What’s on the Thanksgiving Table in your Home State?


My Blog’s Second Year Anniversary

Two years ago this week I wrote my first blog post.  My purpose was to collect, clarify, authenticate, preserve, and publish all relevant genealogical information intended as a legacy to my family.  I want to leave them with as complete and accurate an accounting of our family’s past; to honor those who came before us; to remember loved ones who have passed on; and, to spiritually ground me through a greater sense of ancestral identity and history.

On this my blog’s second year anniversary, with nearly 200 posts behind me, and hopefully many more to follow, I thought I’d go back to my second post Our First Thanksgiving in Plymouth and bring it full circle to how we celebrate Thanksgiving with our families today.  As it would happen, just as I was preparing to sit down to write, a New York Times Facebook post appeared on my Facebook page “The United States of Thanksgiving: 50 states (and D.C. and Puerto Rico), 52 recipes.”  The narratives include historic information about the people and foods of the area and the interactive displays include a drop down so readers can easily navigate to their favorite state to see what’s hot for Thanksgiving there without weeding or scrolling through all of the recipes.  The recipe windows are initially displayed in their minimized form, but when you click on the + sign the recipe window expands to include a picture and a link to the New York Times Cooking section that includes their article’s full narrative for that selected state and the recipe section’s full tools and options.  So I concluded, what better way to include my family’s cultures in our traditional Thanksgiving celebrations than to highlight The Times narratives and recipes for the primary states of our ancestors origin!

Colonial Settlements of My Immigrating Ancestors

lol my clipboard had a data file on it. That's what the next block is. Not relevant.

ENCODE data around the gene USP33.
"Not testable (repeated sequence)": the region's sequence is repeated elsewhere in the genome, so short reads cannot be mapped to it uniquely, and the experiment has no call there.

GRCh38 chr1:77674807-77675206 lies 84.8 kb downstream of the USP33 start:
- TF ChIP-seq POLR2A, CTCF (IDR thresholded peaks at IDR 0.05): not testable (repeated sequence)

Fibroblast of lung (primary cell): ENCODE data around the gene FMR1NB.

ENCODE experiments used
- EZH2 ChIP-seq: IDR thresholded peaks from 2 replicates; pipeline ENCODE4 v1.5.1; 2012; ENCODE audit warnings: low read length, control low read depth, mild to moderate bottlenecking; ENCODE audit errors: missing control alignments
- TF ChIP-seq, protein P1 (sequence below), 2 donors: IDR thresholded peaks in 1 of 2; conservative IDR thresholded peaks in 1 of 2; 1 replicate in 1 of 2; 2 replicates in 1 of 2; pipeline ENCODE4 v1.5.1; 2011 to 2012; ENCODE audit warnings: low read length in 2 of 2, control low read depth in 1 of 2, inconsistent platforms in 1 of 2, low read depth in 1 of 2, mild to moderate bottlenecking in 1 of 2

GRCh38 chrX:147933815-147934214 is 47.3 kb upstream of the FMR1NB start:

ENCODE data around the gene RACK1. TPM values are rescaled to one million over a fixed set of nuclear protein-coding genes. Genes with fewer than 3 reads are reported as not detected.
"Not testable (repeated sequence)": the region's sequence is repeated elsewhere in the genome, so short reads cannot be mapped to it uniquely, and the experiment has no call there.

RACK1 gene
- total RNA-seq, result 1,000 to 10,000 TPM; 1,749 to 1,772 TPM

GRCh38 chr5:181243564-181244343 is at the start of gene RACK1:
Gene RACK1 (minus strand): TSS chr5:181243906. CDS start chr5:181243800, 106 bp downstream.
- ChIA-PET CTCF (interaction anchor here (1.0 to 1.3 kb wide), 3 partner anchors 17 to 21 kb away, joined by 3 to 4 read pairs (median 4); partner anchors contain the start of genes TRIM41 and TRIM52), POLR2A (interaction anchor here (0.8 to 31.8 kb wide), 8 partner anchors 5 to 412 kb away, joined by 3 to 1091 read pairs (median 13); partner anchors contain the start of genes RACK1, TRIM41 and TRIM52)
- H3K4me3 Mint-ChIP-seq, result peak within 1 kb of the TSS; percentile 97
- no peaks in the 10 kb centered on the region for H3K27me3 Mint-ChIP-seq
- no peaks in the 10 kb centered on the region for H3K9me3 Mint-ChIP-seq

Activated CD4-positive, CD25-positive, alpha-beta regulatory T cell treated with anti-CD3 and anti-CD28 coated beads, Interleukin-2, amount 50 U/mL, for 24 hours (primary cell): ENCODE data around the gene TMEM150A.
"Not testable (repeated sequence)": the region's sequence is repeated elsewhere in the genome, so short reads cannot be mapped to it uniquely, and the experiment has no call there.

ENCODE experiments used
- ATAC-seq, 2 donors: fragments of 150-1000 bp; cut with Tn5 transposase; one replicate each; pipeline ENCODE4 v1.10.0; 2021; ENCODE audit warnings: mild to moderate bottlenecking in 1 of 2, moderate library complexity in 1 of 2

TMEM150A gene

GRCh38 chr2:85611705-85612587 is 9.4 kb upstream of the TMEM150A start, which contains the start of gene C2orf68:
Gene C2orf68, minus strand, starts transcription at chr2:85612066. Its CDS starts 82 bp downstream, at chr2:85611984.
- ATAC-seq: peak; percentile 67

Of my nearly 11,000 documentedImmigration to America ancestors, the first ones immigrated primarily from Great Britain, Ireland, and Europe West. Upon their arrivals, they settled primarily in five of the first 13 colonies: i.,e., Jamestown, VA; Plymouth and Boston, MA; New Haven CT; Raleigh, Wake County,NC and Southern MD.  So, I will provide links to each state’s recipe page that I discovered in The Times Facebook post.

  1. Virginia:  Corn Pudding
  2. Massachusetts:  Clam and Chouriço Dressing
  3. Connecticut:  Quince with Cipollini Onions and Bacon
  4. North Carolina:  Sweet Potato Cornbread
  5. Maryland:  Sauerkraut and Apples

I believe my favorites would be Maryland’s Sauerkraut and Apples and North Carolina’s Sweet Potato Cornbread.  I’m going to give them a try for this Thanksgiving with our extended family of about 30.  I’ll let you know how well they are or aren’t accepted.  You know, most everyone is at least somewhat reticent to change–but I’m gonna give it “the old college try”.

3 thoughts on “What’s on the Thanksgiving Table in your Home State?

  1. The traditional sweet potato cornbread muffins (NC) and the sauerkraut and apples (MD) recipes turned out perfect. As suspected, only a few of the 30+ thanksgiving dinner guests chose to try them out. Both our daughters-in-law (fellow family cooks) liked the Sauerkraut and Apples. Our 3-year-old great grand children loved the muffins and even took some home in sandwich baggies. Their second favorite was the watergate salad, which became a tradition when our daughter-in-law Penny joined our family. Our millennials chose to go with the family’s traditional sides and desserts.

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